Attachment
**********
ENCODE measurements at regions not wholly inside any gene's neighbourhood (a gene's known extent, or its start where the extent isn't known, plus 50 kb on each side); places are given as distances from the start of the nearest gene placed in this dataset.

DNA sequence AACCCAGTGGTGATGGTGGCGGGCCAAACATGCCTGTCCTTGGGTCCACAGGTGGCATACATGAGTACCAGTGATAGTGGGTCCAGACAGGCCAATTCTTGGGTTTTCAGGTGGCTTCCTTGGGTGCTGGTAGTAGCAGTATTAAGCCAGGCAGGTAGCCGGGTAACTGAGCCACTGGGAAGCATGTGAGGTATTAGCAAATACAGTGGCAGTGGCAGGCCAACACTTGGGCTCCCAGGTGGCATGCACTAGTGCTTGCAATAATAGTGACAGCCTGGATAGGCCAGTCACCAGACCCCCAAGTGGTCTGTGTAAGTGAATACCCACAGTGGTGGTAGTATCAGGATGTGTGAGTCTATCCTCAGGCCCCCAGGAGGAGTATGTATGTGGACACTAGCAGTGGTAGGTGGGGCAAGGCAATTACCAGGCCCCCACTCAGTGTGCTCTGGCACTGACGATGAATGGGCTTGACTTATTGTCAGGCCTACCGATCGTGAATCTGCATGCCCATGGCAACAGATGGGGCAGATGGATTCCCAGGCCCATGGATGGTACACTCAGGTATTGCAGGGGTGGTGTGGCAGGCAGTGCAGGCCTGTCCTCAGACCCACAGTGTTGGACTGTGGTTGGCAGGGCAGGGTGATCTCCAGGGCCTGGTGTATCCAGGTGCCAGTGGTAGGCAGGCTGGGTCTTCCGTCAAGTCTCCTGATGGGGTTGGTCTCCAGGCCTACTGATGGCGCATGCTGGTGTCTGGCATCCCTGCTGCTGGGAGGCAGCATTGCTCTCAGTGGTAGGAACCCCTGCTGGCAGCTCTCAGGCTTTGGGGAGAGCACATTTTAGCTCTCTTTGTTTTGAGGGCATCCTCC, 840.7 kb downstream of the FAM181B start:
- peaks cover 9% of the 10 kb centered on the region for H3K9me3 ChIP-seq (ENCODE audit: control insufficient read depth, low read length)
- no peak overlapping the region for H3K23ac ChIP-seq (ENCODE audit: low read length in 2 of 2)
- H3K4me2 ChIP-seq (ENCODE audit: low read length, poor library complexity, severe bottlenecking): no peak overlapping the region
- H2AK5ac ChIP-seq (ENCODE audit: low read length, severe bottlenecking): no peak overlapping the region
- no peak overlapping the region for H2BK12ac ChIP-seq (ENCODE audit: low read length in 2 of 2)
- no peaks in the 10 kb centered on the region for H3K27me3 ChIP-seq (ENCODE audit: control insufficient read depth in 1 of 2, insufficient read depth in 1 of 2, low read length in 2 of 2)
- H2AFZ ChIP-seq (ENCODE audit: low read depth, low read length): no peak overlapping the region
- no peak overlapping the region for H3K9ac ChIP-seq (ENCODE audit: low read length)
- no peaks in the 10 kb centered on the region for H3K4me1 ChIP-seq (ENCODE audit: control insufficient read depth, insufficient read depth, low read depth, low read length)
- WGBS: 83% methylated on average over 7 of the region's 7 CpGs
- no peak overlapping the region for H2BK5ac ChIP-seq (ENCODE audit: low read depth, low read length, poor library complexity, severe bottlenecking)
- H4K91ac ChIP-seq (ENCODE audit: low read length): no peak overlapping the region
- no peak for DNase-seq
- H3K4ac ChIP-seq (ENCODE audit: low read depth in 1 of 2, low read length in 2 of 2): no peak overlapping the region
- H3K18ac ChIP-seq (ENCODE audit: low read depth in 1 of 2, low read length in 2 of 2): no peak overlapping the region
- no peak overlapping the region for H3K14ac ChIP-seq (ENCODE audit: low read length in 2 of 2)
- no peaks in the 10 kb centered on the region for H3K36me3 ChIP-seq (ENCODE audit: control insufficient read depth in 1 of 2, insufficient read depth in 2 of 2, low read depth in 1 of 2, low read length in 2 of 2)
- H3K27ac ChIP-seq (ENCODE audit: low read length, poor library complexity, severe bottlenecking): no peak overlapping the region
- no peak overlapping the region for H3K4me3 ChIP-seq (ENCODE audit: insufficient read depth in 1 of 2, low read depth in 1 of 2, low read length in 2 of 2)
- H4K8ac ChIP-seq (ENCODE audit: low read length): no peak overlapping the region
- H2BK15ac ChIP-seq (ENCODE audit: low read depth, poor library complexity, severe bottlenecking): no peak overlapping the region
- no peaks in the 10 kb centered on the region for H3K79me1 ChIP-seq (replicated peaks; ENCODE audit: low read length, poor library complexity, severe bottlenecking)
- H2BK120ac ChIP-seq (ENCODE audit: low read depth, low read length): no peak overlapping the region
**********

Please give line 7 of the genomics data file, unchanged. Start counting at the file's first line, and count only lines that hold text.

- no peak overlapping the region for H2BK12ac ChIP-seq (ENCODE audit: low read length in 2 of 2)